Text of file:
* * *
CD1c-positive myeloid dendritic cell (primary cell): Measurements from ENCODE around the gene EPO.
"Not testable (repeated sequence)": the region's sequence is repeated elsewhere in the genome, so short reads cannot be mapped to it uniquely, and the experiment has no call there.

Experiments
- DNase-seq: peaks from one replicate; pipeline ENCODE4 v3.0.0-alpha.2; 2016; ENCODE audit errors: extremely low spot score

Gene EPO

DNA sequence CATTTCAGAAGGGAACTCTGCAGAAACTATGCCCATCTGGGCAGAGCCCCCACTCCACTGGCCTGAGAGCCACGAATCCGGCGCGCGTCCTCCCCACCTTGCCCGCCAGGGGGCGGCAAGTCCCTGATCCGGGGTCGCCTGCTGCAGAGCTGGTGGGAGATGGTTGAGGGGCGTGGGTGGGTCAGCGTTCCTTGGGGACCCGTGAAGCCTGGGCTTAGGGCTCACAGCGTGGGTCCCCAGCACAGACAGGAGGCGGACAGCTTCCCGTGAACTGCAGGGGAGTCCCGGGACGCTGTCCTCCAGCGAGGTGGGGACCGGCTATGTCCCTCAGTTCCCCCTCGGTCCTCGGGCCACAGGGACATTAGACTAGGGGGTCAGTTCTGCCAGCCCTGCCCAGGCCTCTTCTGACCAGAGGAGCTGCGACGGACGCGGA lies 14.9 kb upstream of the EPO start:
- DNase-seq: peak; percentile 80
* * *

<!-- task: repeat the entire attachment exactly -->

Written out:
CD1c-positive myeloid dendritic cell (primary cell): Measurements from ENCODE around the gene EPO.
"Not testable (repeated sequence)": the region's sequence is repeated elsewhere in the genome, so short reads cannot be mapped to it uniquely, and the experiment has no call there.

Experiments
- DNase-seq: peaks from one replicate; pipeline ENCODE4 v3.0.0-alpha.2; 2016; ENCODE audit errors: extremely low spot score

Gene EPO

DNA sequence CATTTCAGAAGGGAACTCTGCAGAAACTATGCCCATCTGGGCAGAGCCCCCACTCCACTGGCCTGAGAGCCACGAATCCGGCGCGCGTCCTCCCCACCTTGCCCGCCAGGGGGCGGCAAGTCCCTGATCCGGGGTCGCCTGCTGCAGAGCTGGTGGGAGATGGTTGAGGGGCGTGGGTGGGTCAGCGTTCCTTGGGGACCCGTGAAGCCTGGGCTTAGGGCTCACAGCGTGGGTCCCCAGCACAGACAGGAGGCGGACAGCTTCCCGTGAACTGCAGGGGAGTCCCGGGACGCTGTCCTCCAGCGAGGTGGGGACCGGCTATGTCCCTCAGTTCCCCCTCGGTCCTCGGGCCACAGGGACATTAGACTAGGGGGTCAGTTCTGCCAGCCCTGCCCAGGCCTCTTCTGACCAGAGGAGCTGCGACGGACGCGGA lies 14.9 kb upstream of the EPO start:
- DNase-seq: peak; percentile 80